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lispm market share; slow LISPM I/O
Date: Tue, 16 Jan 90 18:11 EST
From: Leslie A. Walko <firstname.lastname@example.org>
I was under the impression that file I/O slow because there is no
overlapped I/O implemented in Genera --process waits while disk seeks.
This is true for paging, but not for other I/O. See the function on
p.69 of "Internals, Processes, and Storage Management" for an example of
a program that does quite a bit of asynchronous I/O to the disk. In the
case of LMFS, the process that is reading a file does indeed block until
the data is read from disk, but other processes can still run.
Page faults, however, are processed synchronously and block the whole
machine. I believe this was a design decision, to simplify the system.
For one thing, allowing process scheduling during page faults means that
the process scheduler must not take any page faults. I understand that
some experiments with changing this were done during the scheduler
rewrite that was done for Ivory, and it didn't give enough of a
performance boost to justify including it. However, in applications
where the page access order can be predicted, there are asynchronous
interfaces to prefetch pages (see the SYS:PAGE-IN-xxx functions, and
look at the progress area during an APROPOS in a large package to see it
Multiple processes using LMFS simultaneously also tend to block at
higher levels. If you look at a busy LMFS server, you'll often see
processes in "LMFS Lock" state. There's a global process queue
controlling access to LMFS, so some overlap is prevented at this level.
This presumably simplifies the implementation of LMFS's buffer
management, since it doesn't have to do any locking of the lower-level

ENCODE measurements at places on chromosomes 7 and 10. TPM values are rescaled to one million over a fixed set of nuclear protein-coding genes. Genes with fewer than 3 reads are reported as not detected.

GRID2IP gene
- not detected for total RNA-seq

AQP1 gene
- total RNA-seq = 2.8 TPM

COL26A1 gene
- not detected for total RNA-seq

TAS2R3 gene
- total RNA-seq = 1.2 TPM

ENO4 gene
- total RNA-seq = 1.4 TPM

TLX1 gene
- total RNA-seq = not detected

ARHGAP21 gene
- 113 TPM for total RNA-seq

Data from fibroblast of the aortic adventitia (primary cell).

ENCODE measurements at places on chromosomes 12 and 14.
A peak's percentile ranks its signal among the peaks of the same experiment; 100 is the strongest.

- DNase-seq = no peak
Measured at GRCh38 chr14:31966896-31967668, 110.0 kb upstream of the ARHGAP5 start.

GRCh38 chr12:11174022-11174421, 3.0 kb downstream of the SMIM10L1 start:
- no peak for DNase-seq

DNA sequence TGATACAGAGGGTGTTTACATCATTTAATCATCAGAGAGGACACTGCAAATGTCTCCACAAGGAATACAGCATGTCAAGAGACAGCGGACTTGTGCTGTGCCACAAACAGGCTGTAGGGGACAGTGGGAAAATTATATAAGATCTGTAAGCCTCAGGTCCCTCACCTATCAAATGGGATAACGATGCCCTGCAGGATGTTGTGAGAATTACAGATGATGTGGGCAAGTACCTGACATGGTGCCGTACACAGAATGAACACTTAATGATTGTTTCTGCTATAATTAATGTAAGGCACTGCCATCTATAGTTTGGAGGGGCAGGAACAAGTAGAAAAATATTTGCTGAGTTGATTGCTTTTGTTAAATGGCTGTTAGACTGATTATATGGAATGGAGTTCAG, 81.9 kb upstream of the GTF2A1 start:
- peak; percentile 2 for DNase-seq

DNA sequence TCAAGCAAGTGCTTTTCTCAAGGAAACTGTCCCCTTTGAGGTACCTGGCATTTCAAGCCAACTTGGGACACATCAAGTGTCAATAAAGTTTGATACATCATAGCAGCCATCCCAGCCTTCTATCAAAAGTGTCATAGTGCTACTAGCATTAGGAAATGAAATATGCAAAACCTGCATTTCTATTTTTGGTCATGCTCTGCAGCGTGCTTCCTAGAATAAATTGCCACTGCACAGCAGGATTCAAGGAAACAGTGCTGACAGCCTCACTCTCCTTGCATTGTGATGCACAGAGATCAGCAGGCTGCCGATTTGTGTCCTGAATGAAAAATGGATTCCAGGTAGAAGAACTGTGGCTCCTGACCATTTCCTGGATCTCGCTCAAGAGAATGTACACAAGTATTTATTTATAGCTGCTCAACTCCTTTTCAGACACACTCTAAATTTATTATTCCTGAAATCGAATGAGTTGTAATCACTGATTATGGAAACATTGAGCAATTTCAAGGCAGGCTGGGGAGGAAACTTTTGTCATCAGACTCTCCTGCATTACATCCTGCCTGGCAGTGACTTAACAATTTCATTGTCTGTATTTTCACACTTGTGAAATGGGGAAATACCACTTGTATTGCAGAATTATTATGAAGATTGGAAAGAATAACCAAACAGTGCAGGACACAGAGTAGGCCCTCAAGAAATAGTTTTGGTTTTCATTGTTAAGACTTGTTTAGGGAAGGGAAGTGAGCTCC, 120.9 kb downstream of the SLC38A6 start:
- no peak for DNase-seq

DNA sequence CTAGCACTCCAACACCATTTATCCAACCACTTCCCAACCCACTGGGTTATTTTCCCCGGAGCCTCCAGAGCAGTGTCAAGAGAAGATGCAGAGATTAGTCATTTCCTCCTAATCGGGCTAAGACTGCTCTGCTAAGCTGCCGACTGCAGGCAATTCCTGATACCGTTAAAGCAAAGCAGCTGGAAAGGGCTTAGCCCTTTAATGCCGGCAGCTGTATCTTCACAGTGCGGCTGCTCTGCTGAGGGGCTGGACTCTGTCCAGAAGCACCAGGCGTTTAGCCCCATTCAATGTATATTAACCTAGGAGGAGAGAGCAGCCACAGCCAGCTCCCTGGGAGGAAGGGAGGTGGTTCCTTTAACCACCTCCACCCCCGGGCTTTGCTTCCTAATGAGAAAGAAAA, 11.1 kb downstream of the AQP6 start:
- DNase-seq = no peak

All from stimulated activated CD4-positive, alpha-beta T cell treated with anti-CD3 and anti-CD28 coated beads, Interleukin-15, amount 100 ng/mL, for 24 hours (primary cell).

data structures, but it prevents some multiprogramming while waiting for
the disk to seek.
Finally, the Lispm only has one disk controller, so it can't take
advantage of multiple disks as well as many other systems can. Systems
with multiple controllers can have multiple disks operating more
concurrently than the Lispm can.
The official justification for this is that the user waits anyways since
these are single user workstations. The technical reasons I heard were
that since I/O is implemented in microcode --there is no dedicated
chanel processor hardware-- the i/o task keeps the processor quite busy.
However, the 36xx has a multitasking microengine, so overlap at this
level is possible (I don't know what the situation with Ivory is).
The blocking and de-blocking of the data comming off the disk is rather
cpu intensive also, so the net result (controlling rather unintelligent
ESDI disk + blocking + error checking + some lmfs to raw file mapping
overhead) is high CPU utilization.
One of my collegues (Peter Clitherow) has done some lmfs data transfer
rate measurements, and the numbers are rather horrible. This leads me
to beleive that a dedicated channel controller would be a good thing.
It allow for the efficient implementation for overlapped I/O becasue it
would take over all the CPU load currently associated with an I/O. The
buffer pool under the channel controller's supervision could also do
extensive pre-fetching, pre-reading of pages, thus greatly improving
sequental file read/write performance. Curiously, the dedicated
processor would not do much for paging, but a big buffer pool would sure
So how about some lower memory board prices!!!!